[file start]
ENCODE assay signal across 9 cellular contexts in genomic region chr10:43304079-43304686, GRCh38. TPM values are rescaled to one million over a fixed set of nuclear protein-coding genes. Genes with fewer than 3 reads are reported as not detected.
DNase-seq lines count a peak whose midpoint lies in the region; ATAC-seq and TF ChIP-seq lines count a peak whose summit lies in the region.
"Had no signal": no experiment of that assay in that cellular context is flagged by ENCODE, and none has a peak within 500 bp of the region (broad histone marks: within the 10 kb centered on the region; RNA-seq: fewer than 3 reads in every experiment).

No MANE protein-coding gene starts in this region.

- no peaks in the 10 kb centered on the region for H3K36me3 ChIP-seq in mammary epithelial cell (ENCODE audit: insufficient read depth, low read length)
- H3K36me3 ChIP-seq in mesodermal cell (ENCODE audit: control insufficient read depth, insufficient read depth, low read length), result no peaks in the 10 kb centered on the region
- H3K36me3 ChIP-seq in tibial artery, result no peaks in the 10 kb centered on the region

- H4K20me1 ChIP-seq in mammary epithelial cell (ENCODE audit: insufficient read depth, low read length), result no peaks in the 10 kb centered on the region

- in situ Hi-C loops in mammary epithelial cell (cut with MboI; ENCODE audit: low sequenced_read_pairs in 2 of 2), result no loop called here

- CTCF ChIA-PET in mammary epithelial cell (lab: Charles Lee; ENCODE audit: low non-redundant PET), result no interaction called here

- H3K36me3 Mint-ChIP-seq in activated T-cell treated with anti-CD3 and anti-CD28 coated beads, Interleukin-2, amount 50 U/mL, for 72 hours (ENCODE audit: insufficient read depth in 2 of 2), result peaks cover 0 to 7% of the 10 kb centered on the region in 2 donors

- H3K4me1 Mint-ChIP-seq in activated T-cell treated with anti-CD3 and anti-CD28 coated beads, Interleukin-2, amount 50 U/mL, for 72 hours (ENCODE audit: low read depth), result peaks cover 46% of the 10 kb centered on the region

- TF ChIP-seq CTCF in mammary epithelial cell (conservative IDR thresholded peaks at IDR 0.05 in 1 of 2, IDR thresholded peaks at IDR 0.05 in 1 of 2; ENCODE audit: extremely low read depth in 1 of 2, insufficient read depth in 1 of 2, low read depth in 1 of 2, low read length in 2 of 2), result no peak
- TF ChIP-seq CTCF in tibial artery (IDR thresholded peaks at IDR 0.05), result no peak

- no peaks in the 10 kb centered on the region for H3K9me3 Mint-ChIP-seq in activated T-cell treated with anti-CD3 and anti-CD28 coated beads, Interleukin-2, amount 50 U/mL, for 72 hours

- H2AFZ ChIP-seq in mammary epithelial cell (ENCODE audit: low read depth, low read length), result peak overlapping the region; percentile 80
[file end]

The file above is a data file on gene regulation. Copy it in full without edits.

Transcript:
ENCODE assay signal across 9 cellular contexts in genomic region chr10:43304079-43304686, GRCh38. TPM values are rescaled to one million over a fixed set of nuclear protein-coding genes. Genes with fewer than 3 reads are reported as not detected.
DNase-seq lines count a peak whose midpoint lies in the region; ATAC-seq and TF ChIP-seq lines count a peak whose summit lies in the region.
"Had no signal": no experiment of that assay in that cellular context is flagged by ENCODE, and none has a peak within 500 bp of the region (broad histone marks: within the 10 kb centered on the region; RNA-seq: fewer than 3 reads in every experiment).

No MANE protein-coding gene starts in this region.

- no peaks in the 10 kb centered on the region for H3K36me3 ChIP-seq in mammary epithelial cell (ENCODE audit: insufficient read depth, low read length)
- H3K36me3 ChIP-seq in mesodermal cell (ENCODE audit: control insufficient read depth, insufficient read depth, low read length), result no peaks in the 10 kb centered on the region
- H3K36me3 ChIP-seq in tibial artery, result no peaks in the 10 kb centered on the region

- H4K20me1 ChIP-seq in mammary epithelial cell (ENCODE audit: insufficient read depth, low read length), result no peaks in the 10 kb centered on the region

- in situ Hi-C loops in mammary epithelial cell (cut with MboI; ENCODE audit: low sequenced_read_pairs in 2 of 2), result no loop called here

- CTCF ChIA-PET in mammary epithelial cell (lab: Charles Lee; ENCODE audit: low non-redundant PET), result no interaction called here

- H3K36me3 Mint-ChIP-seq in activated T-cell treated with anti-CD3 and anti-CD28 coated beads, Interleukin-2, amount 50 U/mL, for 72 hours (ENCODE audit: insufficient read depth in 2 of 2), result peaks cover 0 to 7% of the 10 kb centered on the region in 2 donors

- H3K4me1 Mint-ChIP-seq in activated T-cell treated with anti-CD3 and anti-CD28 coated beads, Interleukin-2, amount 50 U/mL, for 72 hours (ENCODE audit: low read depth), result peaks cover 46% of the 10 kb centered on the region

- TF ChIP-seq CTCF in mammary epithelial cell (conservative IDR thresholded peaks at IDR 0.05 in 1 of 2, IDR thresholded peaks at IDR 0.05 in 1 of 2; ENCODE audit: extremely low read depth in 1 of 2, insufficient read depth in 1 of 2, low read depth in 1 of 2, low read length in 2 of 2), result no peak
- TF ChIP-seq CTCF in tibial artery (IDR thresholded peaks at IDR 0.05), result no peak

- no peaks in the 10 kb centered on the region for H3K9me3 Mint-ChIP-seq in activated T-cell treated with anti-CD3 and anti-CD28 coated beads, Interleukin-2, amount 50 U/mL, for 72 hours

- H2AFZ ChIP-seq in mammary epithelial cell (ENCODE audit: low read depth, low read length), result peak overlapping the region; percentile 80